GLEN MILLS, Pa. (CBS) — An EF-2 tornado touched down in Thornbury Township on Halloween night, destroying and damaging dozens of homes. The twister, with wind speeds between 111 to 135 mph, left roughly three-quarters-of-a-mile of destruction in its wake.
A state of emergency was declared in the township.READ MORE: ABC Men Feeding Philadelphia Community Physically And Spiritually One Box At A Time
The tornado, which touched down around 11:30 p.m., destroyed eight homes and damaged 30 others. Township officials say eight homes are total losses.
“It doesn’t take an engineer to look at these properties and see they’re destroyed. No roof and things like that. It’s just about people,” Delaware County Emergency Services Director Tim Boyce said.
Residents say they had mere minutes to react to tornado warnings. Dorinda Shank was sleeping when her power went off. She and her husband stepped out in the darkness and realized their garage was ripped off and her car was crushed.
“And that window started to go. It was pouring in over here so Dave stepped out to see and then our garage was gone. So, but here’s the deal — everyone is safe. This is devastating but we all have our health,” Shank said.
The severe weather toppled trees throughout the region and caused tens of thousands of power outages across the Delaware Valley.
“This is an enormous event in a short period of time,” Jim Raith, chairman of the Board of Supervisors for Thornbury Township, said during a press conference on Friday morning.
In Glen Mills, a tree completely took out the front of a home on Chelsea Court.
Glenn Mills , PA pic.twitter.com/VSzvs0NmOK
— Will Kenworthy (@WILL___CBS3) November 1, 2019
Boyce tells Eyewitness News, during the height of the storm around midnight, Delaware County was inundated with emergency calls. He says most of the storm damage occurred in Glen Mills, particularly in Thornbury Township.
“There was mayhem out here,” Boyce said.
Twenty people in the Thornbury Township neighborhood had to be evacuated last night.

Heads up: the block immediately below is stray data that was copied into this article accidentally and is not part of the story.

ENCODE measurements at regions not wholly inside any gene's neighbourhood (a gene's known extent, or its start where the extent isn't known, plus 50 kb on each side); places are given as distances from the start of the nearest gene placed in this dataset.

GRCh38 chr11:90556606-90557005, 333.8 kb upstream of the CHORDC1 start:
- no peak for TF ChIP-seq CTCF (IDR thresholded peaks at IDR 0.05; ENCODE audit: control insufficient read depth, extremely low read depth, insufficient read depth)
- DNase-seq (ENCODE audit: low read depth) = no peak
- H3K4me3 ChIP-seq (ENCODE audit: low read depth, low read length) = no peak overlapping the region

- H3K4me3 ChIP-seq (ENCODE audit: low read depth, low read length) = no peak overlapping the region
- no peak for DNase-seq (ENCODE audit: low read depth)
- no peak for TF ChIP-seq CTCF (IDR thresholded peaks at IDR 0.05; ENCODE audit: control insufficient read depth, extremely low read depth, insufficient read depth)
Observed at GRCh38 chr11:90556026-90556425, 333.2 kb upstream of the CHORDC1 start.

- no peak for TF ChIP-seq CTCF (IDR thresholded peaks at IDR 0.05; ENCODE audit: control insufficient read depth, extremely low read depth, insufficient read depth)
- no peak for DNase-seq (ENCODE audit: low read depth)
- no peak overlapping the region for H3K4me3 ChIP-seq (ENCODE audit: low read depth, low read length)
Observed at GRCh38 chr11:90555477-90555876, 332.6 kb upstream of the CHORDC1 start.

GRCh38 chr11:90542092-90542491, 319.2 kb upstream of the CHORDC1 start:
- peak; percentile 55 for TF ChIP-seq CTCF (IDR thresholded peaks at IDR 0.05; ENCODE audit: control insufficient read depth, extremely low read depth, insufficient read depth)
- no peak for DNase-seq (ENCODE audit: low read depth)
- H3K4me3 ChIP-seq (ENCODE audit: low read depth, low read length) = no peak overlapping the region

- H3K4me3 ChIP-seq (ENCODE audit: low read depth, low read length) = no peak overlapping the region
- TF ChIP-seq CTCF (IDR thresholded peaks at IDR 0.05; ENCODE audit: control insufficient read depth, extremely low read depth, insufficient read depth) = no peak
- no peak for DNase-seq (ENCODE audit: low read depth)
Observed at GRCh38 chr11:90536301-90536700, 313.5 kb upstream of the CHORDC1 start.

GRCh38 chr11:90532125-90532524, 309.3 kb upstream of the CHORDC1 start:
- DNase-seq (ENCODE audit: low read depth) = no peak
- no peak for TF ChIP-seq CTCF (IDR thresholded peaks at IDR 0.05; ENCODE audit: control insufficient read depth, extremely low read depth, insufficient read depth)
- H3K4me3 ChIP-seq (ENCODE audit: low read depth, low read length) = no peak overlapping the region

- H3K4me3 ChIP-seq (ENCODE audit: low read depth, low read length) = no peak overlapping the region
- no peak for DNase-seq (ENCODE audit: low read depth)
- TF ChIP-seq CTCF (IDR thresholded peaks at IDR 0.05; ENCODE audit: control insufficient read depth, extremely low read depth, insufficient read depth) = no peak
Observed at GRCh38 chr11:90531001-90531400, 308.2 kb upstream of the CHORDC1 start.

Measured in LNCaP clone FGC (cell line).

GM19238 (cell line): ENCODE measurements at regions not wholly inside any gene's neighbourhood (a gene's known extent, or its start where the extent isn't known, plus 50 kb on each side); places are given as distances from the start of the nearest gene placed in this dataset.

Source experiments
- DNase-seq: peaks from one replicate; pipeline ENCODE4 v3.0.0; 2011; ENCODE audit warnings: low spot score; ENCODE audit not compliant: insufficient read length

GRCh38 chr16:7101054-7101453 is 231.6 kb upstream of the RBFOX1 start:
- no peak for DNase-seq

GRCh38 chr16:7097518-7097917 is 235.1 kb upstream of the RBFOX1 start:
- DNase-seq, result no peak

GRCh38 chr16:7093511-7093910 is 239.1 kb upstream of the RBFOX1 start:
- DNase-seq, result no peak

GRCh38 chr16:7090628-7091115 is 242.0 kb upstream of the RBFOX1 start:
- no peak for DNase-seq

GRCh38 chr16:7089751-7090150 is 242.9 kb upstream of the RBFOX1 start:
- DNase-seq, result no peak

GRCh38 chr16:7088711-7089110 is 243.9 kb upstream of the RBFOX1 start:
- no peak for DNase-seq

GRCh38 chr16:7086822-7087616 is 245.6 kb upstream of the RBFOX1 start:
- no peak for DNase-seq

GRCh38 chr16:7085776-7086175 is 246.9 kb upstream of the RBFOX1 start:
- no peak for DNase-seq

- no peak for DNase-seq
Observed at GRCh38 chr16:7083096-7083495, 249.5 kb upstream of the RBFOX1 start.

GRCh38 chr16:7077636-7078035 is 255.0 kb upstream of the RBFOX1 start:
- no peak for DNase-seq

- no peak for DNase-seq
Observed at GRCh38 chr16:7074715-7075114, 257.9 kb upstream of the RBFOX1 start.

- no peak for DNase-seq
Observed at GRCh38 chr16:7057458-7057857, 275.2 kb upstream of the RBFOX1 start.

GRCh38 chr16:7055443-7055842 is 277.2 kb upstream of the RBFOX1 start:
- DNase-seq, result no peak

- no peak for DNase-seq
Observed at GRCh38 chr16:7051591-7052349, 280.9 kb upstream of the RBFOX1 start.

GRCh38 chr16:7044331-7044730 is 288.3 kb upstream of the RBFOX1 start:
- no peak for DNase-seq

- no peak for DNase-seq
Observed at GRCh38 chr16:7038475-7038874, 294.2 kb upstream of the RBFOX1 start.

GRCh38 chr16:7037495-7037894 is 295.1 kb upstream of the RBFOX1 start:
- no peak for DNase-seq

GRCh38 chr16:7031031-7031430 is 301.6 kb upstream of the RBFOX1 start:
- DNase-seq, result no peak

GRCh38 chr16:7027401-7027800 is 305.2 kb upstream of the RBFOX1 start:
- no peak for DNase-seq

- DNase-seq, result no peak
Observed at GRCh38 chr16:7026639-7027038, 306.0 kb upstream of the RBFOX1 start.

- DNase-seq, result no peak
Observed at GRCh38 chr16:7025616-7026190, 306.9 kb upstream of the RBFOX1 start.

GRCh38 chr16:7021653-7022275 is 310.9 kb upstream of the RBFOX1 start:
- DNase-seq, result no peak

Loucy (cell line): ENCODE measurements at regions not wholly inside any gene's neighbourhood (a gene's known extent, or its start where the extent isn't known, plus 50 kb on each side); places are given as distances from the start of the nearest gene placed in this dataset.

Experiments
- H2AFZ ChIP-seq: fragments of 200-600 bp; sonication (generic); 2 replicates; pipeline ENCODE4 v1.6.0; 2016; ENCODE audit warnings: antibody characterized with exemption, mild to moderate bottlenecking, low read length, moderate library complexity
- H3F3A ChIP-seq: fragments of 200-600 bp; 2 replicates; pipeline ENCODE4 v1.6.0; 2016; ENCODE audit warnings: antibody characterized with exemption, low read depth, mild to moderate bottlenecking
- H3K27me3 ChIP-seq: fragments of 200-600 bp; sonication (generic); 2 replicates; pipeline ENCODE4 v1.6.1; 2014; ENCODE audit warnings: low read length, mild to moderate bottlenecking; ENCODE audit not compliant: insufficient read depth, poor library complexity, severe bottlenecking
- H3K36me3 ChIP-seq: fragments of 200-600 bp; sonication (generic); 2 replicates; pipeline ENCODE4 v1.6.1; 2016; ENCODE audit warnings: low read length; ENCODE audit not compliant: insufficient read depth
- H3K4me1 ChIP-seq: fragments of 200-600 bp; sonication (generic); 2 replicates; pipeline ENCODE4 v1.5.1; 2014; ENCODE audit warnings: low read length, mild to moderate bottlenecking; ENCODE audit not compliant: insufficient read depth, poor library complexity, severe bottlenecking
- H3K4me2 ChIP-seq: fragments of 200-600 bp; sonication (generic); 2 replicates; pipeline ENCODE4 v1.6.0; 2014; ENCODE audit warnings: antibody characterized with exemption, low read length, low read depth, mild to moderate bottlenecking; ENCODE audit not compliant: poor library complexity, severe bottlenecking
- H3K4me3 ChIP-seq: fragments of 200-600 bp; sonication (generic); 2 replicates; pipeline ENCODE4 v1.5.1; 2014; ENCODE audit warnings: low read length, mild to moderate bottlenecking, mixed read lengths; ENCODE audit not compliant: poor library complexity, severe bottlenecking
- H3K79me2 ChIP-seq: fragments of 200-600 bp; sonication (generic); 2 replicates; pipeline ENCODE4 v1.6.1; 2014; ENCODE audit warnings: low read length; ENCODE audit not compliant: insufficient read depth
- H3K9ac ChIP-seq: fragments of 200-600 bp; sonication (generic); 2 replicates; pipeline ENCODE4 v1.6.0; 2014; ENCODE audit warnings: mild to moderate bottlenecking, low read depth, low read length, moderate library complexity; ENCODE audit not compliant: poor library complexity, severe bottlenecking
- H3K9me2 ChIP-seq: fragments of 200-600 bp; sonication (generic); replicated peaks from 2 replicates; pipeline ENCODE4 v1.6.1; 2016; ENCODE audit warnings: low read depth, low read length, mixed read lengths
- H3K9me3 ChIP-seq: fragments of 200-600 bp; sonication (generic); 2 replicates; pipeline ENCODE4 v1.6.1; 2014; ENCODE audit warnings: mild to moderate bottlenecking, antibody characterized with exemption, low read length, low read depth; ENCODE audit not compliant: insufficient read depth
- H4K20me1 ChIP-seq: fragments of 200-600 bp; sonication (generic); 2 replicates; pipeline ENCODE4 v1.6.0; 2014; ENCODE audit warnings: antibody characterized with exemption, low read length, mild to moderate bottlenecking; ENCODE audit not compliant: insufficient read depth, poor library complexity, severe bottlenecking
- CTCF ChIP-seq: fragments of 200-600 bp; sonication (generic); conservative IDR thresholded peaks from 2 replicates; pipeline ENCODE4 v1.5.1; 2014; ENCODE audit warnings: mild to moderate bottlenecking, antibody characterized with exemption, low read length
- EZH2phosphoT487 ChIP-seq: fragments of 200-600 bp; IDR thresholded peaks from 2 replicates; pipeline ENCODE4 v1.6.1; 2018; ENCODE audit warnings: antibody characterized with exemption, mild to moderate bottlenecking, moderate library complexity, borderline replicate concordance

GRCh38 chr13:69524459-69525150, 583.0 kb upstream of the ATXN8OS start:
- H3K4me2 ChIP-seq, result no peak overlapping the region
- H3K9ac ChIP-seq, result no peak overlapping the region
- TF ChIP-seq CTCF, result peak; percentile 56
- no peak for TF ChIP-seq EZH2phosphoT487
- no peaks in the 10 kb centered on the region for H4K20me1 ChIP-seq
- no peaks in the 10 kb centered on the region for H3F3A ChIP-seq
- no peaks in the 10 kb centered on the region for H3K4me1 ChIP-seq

Homes had irreparable damage done to them and trees were ripped from their roots when the twister moved through.
“The emergency lasted for a good hour but we’re being told by residents it was merely just about a minute of severe winds, severe sound and noise that passed through and then the storm raged. That severe wind this neighborhood suffered was probably only about 45 seconds,” Boyce said.
Crews have been working to cover up homes that had their roofs ripped off. The entire neighborhood is currently without power.READ MORE: Camden County Health Officials Enlisting Bilingual Volunteers To Help Dispel COVID Vaccine Fears In Latino Community
“It looked like a bomb went off in this block,” Boyce said.
Raith called it “catastrophic.”
“I saw some of my friends, tears streaming down their face,” he said.
The tornado destroyed Lou Flagiello’s home.
“Pieces of insulation started flying around, drywall. It scared me because of the lights being off, there was no electricity,” Flagiello said.
His roof also caved in and he’s just happy his wife and dog are safe.
“The one gentleman said it would be an engineering nightmare,” he said.
Kristin Bevilacqua-Nowell, who has four children under the age of 6, says no one was hurt after their window shattered in on top of them.
“They were actually sleeping, they slept through it,” she said. “Two girls who had the window blown in were covered in leaves and soaking wet from the rain.”
Neighbors say plenty of them have bumps and bruises but no serious injuries have been reported.
“We haven’t experienced something like this in Delaware County in a long time,” Boyce said.
Just about two miles away, and in the path of the severe weather, sat Charley McGrath and his family.
Though his two-century-old home withstood the beating, his 10-acre property did not fare nearly as well.
Two vehicles were damaged and 40 trees snapped, including a nearly 500-year-old oak that snapped like a match.
“In my mind, that tree was the soul of the property,” McGrath said.
McGrath estimates the damage to his property is at more than $200,000, but he’s also counting his blessings that none of those trees fell anywhere near his house.
“That would have went through the roof in a second and taken everyone out, so we were very fortunate. I feel like God was smiling on us,” he said.
Glen Mills school is open as a shelter for those who need it.MORE NEWS: 'Really Good Step In The Right Direction' For Philadelphia Restaurants As Some COVID Restrictions Relaxed
CBS3’s Dan Koob and Greg Argos contributed to this report.